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Ratan Tata presenting Tata Motors’ Indica Vista EV at Geneva.

On day two of the Geneva Motor Show, automakers displayed more creative means of developing electric vehicles (EVs), despite the industry-wide cash crunch. On Monday, it was PSA Peugeot Citroën unveiling a partnership with Mitsubishi to build a Peugeot version of the i-MiEV–a battery-powered microcar that Mitsubishi is preparing to launch in Japan this summer.

Yesterday, Ford Motor and India’s Tata Motors showed off EVs that they plan to push to market quickly by literally swapping the engine and fuel tank out of petroleum-powered vehicles and popping in batteries and electric motors.

Ford displays an especially low-budget, low-risk approach with its BEV (battery EV) Tourneo Connect concept vehicle, a five-to-eight-passenger van with a 160-kilometer range. The BEV Tourneo Connect rolled off a Ford assembly line in Turkey as a conventional truck and was then reengineered in the U.K. by electric-truck producer Smith Electric Vehicles. Smith was happy to do it because this has long been a key part of its business plan.

In fact, Smith dates back to the 1920s, making it the world’s oldest continuous producer of EVs. For most of that time, the company produced clunky, limited-range trucks propelled by lead-acid batteries. (“Like a battleship” is how its media-relations manager Dan Jenkins put it in Geneva.) Recently, Smith has gone upscale, incorporating lithium batteries to boost range and loading them into Ford trucks to produce a vehicle of much higher quality. Ford’s role is simply selling the trucks to Smith, and then buying back the gasoline engines and other parts that Smith yanks out.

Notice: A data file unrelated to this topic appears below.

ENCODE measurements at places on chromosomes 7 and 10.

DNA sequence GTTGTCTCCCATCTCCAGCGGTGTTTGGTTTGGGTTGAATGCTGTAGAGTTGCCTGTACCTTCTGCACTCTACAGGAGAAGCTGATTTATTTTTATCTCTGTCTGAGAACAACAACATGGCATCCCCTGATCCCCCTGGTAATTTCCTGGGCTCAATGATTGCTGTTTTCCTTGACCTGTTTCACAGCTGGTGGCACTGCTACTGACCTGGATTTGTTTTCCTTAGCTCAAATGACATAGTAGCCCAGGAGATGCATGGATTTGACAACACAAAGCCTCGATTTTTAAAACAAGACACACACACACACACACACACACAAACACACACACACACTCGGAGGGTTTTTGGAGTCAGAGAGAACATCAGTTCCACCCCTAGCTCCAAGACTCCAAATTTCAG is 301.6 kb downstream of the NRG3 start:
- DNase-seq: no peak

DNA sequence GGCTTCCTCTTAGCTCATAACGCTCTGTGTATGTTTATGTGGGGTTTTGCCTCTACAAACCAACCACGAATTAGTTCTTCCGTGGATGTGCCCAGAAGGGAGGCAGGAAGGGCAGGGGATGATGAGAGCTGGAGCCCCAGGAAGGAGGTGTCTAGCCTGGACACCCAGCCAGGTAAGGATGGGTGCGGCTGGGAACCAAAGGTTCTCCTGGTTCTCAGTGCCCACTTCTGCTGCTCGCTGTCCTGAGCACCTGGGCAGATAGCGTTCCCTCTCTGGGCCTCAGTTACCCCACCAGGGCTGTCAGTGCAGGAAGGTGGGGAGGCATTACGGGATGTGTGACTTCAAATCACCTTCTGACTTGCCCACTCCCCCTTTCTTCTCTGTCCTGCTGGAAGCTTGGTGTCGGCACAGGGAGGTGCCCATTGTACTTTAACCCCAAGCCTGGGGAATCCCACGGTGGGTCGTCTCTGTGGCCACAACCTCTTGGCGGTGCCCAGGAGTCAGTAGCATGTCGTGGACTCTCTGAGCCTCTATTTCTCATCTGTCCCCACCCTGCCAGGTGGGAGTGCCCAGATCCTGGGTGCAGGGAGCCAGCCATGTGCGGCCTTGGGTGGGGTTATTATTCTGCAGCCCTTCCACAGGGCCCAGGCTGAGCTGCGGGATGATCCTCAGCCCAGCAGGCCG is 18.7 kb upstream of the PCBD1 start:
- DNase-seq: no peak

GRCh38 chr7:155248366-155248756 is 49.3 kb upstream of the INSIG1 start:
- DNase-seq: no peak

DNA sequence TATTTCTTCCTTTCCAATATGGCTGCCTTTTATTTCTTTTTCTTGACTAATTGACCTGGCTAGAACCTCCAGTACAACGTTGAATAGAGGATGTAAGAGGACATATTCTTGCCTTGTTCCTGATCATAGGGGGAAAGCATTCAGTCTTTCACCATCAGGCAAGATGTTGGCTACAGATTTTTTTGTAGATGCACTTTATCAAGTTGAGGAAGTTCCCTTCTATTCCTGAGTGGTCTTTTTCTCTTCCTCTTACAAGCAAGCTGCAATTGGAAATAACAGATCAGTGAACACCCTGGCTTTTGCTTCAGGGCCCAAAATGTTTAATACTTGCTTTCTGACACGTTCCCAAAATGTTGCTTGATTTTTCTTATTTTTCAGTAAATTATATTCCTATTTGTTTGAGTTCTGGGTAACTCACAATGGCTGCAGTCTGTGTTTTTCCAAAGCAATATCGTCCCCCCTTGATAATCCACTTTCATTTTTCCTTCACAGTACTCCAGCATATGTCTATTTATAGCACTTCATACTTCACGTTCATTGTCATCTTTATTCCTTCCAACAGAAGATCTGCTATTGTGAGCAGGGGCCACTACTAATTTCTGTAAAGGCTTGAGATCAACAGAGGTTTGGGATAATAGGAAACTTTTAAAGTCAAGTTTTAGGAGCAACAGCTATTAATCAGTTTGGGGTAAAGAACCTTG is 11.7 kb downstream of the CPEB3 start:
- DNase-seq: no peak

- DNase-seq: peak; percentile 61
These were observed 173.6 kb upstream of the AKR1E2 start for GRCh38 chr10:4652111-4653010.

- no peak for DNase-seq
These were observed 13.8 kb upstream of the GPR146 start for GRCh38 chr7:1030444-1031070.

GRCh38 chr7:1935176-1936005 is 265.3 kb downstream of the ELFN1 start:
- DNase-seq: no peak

The BEV Tourneo Connect could make the Ford-Smith relationship much more interesting. Ford and Smith announced a partnership last month under which Smith will expand beyond Europe by making a commercial EV version of the Tourneo for sale in the U.S. under the Ford brand. And with the BEV concept vehicle, Smith has now completed crucial engineering for a passenger version that Ford hopes to produce.

The main engineering challenge was getting the batteries out of the interior of the vehicle: Smith’s first adaptations of Ford trucks carried a suitcase-size lithium battery module in the truck’s cargo bay. In contrast, the BEV Tourneo Connect breaks its battery into three to four modules that can squeeze into the exterior compartment vacated by the fuel tank.

Tata, meanwhile, is presenting a 200-kilometer-plus-range battery-powered version of its Indica sedan at Geneva. Tata ships Indica frames from India to Norway, where its technology partner (and partial subsidiary) Miljøbil Grenland adds lithium batteries codeveloped with Canada’s Electrovaya and a motor and controller from TM4 (a subsidiary of Canadian utility Hydro-Quebec). Tata Group chairman Ratan Tata announced yesterday that the Indica Vista EV goes on sale in Norway in September.

Both EVs should sell in the thousands, according to their backers–at least in European countries such as the U.K. and Norway, where EVs benefit from high gas prices, generous government incentives, and relatively high environmental consciousness.

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Tagged: Energy, electric vehicles, electric cars, lithium ion, evs, electrovaya, ford motor

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